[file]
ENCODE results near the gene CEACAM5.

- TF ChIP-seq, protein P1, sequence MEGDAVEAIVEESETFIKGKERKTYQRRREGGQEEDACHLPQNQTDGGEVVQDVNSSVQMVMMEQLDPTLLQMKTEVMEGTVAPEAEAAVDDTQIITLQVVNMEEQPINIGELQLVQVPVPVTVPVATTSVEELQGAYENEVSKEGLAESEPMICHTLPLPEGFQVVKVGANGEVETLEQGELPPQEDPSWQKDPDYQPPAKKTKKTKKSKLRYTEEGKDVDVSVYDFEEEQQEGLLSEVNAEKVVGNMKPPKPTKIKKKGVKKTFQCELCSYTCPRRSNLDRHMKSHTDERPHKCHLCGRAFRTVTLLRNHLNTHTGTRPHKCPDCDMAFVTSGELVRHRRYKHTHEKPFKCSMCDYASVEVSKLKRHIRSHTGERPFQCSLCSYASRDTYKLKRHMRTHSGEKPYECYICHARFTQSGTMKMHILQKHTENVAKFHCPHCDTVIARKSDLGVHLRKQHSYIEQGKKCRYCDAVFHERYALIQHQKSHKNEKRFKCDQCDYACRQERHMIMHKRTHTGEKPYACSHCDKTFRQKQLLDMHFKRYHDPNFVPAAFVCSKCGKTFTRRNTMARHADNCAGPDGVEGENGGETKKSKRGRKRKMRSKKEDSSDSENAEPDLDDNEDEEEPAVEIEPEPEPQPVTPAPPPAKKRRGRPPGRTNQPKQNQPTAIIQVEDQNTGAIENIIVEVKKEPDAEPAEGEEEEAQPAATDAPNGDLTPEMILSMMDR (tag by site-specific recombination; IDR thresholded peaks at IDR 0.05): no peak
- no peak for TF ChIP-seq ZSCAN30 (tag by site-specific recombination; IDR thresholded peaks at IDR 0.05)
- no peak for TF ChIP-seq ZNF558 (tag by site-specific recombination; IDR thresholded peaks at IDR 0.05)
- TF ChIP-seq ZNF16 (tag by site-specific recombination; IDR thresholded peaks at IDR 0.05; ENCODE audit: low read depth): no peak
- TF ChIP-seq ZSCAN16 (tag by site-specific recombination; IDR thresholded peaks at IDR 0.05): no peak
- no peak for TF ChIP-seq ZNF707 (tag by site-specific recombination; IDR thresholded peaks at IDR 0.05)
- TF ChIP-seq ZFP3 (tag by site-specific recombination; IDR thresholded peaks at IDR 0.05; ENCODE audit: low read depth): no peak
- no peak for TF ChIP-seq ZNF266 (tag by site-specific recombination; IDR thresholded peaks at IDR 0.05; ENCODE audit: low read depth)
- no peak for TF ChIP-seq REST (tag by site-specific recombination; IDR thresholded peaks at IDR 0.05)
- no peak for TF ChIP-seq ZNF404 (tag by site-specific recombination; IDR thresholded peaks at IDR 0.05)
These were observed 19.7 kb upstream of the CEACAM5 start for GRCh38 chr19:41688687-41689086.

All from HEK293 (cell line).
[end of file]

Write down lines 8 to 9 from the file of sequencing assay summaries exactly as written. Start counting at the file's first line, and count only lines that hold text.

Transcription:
- TF ChIP-seq ZFP3 (tag by site-specific recombination; IDR thresholded peaks at IDR 0.05; ENCODE audit: low read depth): no peak
- no peak for TF ChIP-seq ZNF266 (tag by site-specific recombination; IDR thresholded peaks at IDR 0.05; ENCODE audit: low read depth)